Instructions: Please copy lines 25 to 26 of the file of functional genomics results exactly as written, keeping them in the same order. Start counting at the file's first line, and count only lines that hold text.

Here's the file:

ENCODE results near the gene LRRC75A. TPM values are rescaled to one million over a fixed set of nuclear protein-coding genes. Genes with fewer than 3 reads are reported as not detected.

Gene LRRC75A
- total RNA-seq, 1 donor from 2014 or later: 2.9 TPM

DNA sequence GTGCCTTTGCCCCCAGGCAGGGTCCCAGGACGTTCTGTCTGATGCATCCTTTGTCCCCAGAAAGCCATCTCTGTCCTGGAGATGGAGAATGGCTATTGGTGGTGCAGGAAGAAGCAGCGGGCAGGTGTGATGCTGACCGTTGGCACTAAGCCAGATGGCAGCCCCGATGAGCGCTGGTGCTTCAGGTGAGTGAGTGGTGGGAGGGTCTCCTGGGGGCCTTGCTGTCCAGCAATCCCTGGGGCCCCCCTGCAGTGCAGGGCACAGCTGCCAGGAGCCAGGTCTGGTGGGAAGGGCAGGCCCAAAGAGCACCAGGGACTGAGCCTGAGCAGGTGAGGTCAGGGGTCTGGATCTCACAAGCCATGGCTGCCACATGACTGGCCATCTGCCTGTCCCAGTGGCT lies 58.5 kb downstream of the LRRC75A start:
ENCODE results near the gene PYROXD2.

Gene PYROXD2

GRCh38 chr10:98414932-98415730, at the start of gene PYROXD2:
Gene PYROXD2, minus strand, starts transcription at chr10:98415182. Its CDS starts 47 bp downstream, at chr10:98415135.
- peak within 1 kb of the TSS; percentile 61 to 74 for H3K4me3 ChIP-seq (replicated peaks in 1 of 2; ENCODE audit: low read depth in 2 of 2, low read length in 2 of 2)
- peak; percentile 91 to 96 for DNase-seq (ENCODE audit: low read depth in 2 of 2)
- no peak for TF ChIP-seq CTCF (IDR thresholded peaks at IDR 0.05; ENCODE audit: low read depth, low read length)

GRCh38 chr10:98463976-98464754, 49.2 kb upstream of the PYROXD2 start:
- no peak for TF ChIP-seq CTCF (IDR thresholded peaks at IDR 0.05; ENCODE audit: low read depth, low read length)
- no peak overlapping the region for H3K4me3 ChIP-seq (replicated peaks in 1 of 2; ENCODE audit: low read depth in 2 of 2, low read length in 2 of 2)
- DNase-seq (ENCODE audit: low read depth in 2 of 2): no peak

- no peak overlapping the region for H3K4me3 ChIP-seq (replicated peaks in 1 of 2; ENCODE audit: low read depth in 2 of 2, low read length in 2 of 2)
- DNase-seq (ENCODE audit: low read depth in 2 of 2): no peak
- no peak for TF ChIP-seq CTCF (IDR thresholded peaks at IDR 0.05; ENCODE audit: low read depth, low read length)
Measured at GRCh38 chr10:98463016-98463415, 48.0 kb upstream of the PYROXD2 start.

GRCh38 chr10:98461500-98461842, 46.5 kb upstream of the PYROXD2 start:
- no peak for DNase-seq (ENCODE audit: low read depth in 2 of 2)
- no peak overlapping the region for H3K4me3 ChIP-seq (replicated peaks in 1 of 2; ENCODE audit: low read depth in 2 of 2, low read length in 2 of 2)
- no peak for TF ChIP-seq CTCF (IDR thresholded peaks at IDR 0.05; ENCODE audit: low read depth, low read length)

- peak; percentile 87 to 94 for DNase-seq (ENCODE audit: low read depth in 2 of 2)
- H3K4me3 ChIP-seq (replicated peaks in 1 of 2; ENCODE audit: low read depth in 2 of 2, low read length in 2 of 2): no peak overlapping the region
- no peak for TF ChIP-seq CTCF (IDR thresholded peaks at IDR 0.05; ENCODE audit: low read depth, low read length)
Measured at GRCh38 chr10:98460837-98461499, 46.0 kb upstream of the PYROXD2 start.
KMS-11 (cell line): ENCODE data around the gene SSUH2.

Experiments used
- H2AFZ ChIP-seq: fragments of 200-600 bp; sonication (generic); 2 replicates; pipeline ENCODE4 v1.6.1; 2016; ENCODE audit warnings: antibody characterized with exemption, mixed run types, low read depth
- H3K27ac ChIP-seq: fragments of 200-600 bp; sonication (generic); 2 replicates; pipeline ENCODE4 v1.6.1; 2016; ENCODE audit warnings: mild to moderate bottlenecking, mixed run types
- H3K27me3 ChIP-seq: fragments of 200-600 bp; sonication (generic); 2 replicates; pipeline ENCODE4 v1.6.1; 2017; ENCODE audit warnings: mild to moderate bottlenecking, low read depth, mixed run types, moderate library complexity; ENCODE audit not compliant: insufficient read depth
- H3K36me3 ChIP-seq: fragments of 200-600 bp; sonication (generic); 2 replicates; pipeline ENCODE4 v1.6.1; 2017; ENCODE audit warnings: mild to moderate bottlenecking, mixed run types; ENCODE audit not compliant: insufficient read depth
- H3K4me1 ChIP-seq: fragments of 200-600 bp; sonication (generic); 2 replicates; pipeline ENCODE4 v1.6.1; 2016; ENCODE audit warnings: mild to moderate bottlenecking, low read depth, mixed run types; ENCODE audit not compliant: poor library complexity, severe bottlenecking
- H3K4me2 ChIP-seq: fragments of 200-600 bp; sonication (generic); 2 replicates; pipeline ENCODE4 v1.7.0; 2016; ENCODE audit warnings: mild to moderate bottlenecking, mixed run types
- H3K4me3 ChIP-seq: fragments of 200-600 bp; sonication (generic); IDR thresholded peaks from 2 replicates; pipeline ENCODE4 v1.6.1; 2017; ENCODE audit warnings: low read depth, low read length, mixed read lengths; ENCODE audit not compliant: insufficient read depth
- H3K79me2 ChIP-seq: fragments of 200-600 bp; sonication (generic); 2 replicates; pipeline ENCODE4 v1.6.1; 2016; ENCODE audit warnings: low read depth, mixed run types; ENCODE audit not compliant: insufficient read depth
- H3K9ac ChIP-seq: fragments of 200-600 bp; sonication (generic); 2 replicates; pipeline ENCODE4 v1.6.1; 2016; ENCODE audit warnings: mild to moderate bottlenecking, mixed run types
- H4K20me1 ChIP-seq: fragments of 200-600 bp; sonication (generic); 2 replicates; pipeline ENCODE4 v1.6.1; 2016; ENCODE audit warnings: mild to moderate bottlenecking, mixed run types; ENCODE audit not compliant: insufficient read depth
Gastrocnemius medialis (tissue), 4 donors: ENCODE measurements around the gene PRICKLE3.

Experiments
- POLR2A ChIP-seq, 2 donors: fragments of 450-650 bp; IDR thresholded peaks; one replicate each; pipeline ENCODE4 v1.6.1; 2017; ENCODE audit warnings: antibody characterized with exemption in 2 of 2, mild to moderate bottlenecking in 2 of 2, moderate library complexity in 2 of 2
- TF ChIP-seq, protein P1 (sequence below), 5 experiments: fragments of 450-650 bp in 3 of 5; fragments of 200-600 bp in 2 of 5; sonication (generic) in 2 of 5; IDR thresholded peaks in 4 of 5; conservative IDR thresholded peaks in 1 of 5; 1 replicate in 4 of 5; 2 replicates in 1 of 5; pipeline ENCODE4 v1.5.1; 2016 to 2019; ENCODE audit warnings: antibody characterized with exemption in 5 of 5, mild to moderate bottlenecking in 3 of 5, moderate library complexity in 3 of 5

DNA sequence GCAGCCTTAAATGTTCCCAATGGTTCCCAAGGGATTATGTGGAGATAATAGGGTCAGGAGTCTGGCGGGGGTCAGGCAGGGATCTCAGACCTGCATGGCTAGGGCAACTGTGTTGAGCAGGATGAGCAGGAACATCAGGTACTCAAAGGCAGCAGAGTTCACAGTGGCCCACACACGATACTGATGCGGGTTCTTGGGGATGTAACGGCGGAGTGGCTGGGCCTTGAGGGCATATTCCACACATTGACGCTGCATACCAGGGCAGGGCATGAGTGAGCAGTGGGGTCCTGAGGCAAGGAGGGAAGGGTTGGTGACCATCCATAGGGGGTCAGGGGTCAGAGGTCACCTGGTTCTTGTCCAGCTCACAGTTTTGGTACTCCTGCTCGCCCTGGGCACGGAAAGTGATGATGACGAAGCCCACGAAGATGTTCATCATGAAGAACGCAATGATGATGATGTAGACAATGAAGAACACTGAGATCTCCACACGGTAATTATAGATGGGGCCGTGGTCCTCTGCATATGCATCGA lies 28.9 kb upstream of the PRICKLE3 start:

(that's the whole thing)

- H3K4me3 ChIP-seq (replicated peaks in 1 of 2; ENCODE audit: low read depth in 2 of 2, low read length in 2 of 2): no peak overlapping the region
- no peak for TF ChIP-seq CTCF (IDR thresholded peaks at IDR 0.05; ENCODE audit: low read depth, low read length)